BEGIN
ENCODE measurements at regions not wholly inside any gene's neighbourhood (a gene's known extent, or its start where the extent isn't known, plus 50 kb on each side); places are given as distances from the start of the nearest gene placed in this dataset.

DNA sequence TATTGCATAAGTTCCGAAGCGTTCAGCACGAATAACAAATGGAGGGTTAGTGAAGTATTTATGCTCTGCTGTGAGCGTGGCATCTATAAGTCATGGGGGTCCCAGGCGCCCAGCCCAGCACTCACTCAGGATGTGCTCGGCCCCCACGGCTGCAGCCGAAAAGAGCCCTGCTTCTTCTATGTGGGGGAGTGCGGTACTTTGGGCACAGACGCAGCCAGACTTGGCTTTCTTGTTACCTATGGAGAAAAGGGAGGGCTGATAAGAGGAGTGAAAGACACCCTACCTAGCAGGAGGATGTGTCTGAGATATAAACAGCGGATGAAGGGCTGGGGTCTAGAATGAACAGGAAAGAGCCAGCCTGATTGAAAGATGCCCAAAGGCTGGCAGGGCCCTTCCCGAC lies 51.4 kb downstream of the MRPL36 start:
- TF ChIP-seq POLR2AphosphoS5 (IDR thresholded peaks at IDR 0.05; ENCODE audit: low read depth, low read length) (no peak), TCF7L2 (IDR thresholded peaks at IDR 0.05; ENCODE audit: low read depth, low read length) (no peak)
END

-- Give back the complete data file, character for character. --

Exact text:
ENCODE measurements at regions not wholly inside any gene's neighbourhood (a gene's known extent, or its start where the extent isn't known, plus 50 kb on each side); places are given as distances from the start of the nearest gene placed in this dataset.

DNA sequence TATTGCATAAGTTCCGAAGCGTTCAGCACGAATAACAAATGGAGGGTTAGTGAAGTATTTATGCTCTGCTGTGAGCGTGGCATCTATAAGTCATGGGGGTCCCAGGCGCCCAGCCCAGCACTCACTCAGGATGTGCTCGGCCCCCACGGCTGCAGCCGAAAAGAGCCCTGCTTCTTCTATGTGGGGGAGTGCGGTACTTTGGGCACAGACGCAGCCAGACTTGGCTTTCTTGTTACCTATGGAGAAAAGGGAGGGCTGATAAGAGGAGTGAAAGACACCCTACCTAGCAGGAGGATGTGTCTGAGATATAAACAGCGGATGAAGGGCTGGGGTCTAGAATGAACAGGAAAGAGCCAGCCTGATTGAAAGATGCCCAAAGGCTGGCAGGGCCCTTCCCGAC lies 51.4 kb downstream of the MRPL36 start:
- TF ChIP-seq POLR2AphosphoS5 (IDR thresholded peaks at IDR 0.05; ENCODE audit: low read depth, low read length) (no peak), TCF7L2 (IDR thresholded peaks at IDR 0.05; ENCODE audit: low read depth, low read length) (no peak)